Hong Kong's Consumer Council recently published its 170-page report on the electricity market, which for many years has been controlled by two power companies: CLP Power Hong Kong Ltd and Hongkong Electric Company Ltd.  The study found that the existing method of regulation had served Hong Kong well providing reliable and affordable supplies of electricity.   But the status quo may not be flexible enough to adapt to the new environmental policy supporting emission reduction over the next 30 years.  The report finds a need to reform the current system but advocates an incremental approach.  Liberalisation of the market should be directed towards natural gas and renewable alternatives rather than to retail competition.  One of the more concrete recommendations was for the Hong Kong Government to "establish a full-fledged energy sector regulator which needs to have the 'critical mass' to perform in relation to the structure and size of the industry, and the principles of transparency and consumer representation should be upheld."  Thomas Cheng, Chairman of the Council's Competition Policy Committee, and Kelvin Kwok, were members of the Council's working group in charge of the study.  Cheng was quoted as stating "It is our sincere hope that the study, from consumer perspective, will provide an important and comprehensive collective set of views to stimulate a structure discussion to advise the Government on the most suitable way forward."  Click the relevant link to download the full report, executive summary, press release or presentation slides.  To listen to Cheng's interview on RTHK's Backchat on 8 December 2014, click here.

Friday, December 5, 2014

Tai: What Next for Hong Kong?

"What Next for Hong Kong?"
International New York Times
4 December 2014
Benny Tai
The peaceful protesters occupying the streets of Hong Kong for more than two months have been surprisingly persistent in their pursuit of genuine universal suffrage. It is welcome news that some student leaders are considering bringing the occupation to an end. They are exhausted and have been unwilling to go home without substantial concessions from the Hong Kong and Beijing governments...The Umbrella Generation must regroup and devise a new strategy for winning the support from those Hong Kongers who are still undecided about our democratic future...Blocking government may be even more powerful than blocking roads. Refusal to pay taxes, delaying rent payments by tenants in public housing estates and filibustering in the Legislative Council, along with other such acts of noncooperation, could make governing more inconvenient. No government can govern effectively if the majority of its people are unwilling to cooperate....A more serious crisis will break out in the future if the source of the problem is not dealt with properly and adequately. And the next outbreak will be fiercer.... Click here to read the full article.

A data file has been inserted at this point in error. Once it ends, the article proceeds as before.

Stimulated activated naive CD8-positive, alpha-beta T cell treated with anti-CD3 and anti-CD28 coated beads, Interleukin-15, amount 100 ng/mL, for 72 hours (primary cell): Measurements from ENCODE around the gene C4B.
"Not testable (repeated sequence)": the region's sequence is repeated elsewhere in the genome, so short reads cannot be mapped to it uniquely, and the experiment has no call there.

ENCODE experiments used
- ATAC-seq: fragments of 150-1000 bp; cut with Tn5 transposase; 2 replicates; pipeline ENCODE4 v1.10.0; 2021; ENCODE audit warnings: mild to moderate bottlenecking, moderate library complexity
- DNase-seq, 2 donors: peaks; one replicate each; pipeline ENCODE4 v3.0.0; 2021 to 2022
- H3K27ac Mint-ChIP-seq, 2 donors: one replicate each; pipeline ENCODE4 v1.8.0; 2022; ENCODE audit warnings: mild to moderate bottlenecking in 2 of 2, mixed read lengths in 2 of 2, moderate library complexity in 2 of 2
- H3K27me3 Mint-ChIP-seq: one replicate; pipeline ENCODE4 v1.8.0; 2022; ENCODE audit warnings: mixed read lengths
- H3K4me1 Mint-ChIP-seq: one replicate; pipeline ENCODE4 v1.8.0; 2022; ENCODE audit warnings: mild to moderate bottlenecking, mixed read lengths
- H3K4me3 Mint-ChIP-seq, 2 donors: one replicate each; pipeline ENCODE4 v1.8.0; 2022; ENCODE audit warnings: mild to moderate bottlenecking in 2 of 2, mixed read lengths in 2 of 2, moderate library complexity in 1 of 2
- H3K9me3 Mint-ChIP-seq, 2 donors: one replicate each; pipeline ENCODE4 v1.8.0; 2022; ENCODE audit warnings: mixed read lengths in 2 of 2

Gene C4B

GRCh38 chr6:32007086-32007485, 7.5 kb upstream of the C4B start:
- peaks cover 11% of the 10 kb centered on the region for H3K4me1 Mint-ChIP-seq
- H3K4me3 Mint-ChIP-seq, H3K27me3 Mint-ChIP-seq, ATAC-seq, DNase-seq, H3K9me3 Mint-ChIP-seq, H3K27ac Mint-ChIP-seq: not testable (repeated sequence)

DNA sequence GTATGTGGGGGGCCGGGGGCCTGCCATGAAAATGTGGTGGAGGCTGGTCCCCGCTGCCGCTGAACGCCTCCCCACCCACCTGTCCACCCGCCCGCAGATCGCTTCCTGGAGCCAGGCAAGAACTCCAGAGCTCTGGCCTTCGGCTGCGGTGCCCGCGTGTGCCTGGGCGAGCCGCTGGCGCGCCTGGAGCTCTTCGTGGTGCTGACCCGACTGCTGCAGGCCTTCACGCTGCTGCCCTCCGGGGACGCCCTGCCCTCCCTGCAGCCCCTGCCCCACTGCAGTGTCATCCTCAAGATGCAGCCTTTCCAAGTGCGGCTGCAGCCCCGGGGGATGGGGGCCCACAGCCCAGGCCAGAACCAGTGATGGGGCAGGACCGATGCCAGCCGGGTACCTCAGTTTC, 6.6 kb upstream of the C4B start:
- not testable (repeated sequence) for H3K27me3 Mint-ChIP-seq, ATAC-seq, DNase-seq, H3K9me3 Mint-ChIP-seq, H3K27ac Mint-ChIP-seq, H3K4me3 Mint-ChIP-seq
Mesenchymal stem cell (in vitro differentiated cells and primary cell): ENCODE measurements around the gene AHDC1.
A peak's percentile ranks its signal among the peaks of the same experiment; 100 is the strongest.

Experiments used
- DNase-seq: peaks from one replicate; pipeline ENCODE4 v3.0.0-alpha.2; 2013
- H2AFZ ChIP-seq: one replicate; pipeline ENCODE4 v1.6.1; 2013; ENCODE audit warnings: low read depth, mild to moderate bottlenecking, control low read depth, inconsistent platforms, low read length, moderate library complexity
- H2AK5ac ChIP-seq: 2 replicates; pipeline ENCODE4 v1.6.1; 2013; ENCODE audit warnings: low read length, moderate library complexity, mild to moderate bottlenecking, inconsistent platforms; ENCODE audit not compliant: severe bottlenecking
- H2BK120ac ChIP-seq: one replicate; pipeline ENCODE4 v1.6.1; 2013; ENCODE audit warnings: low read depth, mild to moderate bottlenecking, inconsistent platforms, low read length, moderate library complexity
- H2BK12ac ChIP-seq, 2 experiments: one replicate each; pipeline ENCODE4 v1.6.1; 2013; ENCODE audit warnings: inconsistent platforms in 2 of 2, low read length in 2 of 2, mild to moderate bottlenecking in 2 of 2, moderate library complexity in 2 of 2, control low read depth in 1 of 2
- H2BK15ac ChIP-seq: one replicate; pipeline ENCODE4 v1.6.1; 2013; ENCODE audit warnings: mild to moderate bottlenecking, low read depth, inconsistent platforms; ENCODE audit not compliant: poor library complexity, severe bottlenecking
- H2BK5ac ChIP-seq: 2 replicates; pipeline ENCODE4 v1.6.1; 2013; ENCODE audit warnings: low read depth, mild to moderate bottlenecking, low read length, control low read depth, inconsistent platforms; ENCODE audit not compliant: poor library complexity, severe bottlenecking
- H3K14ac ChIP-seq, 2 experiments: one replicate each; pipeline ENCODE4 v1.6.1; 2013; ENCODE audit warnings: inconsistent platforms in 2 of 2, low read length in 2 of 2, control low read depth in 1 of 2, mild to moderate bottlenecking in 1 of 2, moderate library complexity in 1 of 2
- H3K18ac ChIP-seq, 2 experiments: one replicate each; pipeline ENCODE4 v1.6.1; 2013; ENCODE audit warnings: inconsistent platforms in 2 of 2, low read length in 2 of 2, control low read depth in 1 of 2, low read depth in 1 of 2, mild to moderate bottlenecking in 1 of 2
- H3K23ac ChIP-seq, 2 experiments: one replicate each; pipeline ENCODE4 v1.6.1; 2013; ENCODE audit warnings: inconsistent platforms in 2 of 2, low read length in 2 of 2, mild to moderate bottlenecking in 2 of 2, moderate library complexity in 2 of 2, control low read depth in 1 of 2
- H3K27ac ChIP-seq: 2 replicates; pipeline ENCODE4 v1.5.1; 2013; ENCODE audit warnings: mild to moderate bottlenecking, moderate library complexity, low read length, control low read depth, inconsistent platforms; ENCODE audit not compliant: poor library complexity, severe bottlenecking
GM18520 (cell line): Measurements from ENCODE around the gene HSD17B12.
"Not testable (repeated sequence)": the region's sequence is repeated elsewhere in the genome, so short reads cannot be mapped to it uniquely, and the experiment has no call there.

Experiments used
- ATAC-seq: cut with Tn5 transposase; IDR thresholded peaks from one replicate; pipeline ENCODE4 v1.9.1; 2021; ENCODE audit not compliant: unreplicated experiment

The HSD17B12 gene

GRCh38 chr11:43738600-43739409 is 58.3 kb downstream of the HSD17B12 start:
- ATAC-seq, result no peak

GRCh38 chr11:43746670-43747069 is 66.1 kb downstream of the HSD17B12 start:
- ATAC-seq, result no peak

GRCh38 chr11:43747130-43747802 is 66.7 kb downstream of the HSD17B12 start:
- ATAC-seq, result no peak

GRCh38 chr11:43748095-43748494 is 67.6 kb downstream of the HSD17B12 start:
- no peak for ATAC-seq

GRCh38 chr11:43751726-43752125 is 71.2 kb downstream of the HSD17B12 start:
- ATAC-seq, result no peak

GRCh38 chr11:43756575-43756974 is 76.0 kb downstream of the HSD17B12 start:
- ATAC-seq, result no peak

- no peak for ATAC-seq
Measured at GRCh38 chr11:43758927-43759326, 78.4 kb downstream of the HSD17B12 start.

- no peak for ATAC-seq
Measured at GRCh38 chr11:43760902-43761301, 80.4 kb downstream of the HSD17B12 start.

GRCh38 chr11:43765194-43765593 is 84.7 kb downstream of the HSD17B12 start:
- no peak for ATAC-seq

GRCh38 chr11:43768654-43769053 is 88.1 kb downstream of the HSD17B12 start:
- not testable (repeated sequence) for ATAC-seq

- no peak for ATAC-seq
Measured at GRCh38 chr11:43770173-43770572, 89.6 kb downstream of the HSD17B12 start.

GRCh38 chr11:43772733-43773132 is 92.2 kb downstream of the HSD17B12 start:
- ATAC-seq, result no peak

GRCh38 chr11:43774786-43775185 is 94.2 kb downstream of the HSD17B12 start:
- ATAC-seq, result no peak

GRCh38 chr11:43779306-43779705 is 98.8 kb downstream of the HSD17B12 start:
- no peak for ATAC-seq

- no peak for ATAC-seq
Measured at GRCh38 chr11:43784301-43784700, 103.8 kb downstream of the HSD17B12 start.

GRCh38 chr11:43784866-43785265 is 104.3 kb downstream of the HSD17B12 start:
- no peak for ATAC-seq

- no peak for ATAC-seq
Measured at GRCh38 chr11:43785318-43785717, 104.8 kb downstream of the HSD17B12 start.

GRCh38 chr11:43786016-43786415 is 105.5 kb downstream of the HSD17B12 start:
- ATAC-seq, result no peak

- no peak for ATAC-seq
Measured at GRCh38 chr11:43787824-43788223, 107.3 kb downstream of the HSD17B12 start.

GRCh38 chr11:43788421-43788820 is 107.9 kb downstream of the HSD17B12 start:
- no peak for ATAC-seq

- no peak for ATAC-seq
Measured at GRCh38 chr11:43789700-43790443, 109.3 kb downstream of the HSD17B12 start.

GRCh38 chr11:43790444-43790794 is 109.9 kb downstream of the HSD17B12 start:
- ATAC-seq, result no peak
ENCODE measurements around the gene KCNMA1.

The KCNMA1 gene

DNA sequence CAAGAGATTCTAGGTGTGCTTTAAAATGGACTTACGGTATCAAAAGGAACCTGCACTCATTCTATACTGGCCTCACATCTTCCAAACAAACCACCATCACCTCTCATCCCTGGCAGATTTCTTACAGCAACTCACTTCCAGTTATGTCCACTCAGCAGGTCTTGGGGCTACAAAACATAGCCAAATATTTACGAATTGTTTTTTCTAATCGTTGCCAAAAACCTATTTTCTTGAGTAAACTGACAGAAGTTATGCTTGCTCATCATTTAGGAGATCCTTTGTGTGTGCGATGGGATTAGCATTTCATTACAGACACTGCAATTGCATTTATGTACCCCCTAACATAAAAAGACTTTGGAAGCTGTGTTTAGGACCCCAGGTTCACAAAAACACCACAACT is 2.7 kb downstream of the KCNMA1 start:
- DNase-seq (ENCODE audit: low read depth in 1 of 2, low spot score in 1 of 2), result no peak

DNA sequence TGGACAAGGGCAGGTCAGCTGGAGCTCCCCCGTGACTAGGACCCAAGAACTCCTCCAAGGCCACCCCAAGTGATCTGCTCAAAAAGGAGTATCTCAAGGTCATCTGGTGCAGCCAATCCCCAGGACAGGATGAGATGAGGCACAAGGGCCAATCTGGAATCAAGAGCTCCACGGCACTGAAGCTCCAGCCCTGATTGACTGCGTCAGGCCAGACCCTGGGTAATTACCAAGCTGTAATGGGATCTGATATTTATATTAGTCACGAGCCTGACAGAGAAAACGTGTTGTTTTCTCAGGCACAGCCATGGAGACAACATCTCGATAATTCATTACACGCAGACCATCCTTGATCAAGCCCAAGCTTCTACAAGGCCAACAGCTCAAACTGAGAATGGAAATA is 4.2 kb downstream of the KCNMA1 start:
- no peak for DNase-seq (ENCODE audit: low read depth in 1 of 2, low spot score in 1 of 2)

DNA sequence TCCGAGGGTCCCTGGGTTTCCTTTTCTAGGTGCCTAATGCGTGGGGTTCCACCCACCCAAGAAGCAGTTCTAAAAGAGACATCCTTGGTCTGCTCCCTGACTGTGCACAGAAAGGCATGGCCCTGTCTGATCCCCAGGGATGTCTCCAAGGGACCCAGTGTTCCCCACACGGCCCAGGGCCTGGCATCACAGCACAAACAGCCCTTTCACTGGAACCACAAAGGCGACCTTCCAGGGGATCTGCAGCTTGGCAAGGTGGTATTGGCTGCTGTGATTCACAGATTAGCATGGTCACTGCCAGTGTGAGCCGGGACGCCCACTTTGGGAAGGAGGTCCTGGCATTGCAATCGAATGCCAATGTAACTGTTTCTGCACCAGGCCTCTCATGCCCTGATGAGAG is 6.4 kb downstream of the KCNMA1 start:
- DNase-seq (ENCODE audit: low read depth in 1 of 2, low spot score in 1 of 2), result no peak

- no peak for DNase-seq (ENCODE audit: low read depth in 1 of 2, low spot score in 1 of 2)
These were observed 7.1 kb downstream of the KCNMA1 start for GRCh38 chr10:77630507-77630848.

HK's Rhodes Scholar 2015 from our Faculty of Law

Congratulations to Geoffrey Yeung (LLB, BBA(Law) 2014; PCLL 2015) who was selected as the 2015 Rhodes Scholar from Hong Kong.  He will join 82 other Rhodes Scholar from around the world and is the only one currently studying at an university in China.  The Rhodes Scholarship website reports that Geoffrey "aspires to become a human rights lawyer in Hong Kong, to advance civil rights and liberties, as well as to continue to stand with various disadvantaged and marginalised groups in making their voices heard in society".  The Apple Daily reported that he impressed the selection committee with his energy and personal commitment to working with disadvantaged members of society, as well as his exceptional academic results.  Geoffrey was a member of the Centre for Comparative and Public Law research teams led by Professor Simon Young that completed research consultancy projects for the Independent Commission Against Corruption's Centre of Anti-Corruption Studies and the Constitutional and Mainland Affairs Bureau.  Geoffrey will complete his BCL at Oxford.  In a short note to us, he writes, "whatever I get from my experience at Oxford, I will give it back to society in any way I can."

Wednesday, December 3, 2014

New Issue: SSRN Legal Studies Research Paper Series

Table of Contents

1.What Role Can an International Financial Centre's Law Play in the Development of a Sunrise Industry? The Case of Hong Kong and Solar Powered Investments
Bryane Michael, University of Hong Kong Faculty of Law, University of Oxford, Columbia Law School - Centre for the Advancement of Public Integrity